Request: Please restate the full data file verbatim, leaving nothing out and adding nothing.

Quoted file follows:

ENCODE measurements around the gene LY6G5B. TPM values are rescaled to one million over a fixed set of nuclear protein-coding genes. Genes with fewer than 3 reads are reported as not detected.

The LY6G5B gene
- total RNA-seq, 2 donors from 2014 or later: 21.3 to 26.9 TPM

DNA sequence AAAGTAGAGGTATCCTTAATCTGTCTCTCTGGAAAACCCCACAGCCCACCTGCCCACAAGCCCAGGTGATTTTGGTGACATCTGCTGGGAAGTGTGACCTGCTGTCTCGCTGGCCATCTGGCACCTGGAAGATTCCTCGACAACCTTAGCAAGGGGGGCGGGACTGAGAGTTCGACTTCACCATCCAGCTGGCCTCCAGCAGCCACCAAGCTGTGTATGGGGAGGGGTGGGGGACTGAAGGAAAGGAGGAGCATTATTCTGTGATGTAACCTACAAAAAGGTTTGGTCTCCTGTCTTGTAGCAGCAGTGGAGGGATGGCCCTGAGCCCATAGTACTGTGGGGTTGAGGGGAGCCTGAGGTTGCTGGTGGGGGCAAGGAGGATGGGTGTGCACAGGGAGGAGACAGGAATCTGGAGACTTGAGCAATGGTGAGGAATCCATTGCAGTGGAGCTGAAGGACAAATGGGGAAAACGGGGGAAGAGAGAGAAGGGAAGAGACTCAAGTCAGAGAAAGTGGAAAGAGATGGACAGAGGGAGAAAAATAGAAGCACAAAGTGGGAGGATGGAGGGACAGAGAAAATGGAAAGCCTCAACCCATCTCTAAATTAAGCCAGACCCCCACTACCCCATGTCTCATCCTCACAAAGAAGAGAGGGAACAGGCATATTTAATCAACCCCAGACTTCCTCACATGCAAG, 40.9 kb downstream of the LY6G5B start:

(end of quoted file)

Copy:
ENCODE measurements around the gene LY6G5B. TPM values are rescaled to one million over a fixed set of nuclear protein-coding genes. Genes with fewer than 3 reads are reported as not detected.

The LY6G5B gene
- total RNA-seq, 2 donors from 2014 or later: 21.3 to 26.9 TPM

DNA sequence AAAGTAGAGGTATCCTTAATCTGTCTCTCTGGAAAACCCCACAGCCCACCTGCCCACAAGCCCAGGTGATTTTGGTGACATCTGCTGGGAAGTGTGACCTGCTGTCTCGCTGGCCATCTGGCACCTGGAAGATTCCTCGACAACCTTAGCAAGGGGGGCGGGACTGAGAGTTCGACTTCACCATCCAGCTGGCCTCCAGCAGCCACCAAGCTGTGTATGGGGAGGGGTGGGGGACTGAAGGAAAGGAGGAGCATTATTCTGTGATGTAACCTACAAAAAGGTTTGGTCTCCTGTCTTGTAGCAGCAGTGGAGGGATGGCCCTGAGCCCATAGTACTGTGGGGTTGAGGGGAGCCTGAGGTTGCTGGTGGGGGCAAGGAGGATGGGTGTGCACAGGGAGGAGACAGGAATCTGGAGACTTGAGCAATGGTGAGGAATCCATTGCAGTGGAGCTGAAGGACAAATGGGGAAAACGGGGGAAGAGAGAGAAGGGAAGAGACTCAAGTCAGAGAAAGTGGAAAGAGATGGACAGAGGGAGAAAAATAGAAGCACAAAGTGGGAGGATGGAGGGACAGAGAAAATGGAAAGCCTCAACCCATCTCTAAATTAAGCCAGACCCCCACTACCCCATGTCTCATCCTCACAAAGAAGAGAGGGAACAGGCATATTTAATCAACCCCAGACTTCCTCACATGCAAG, 40.9 kb downstream of the LY6G5B start: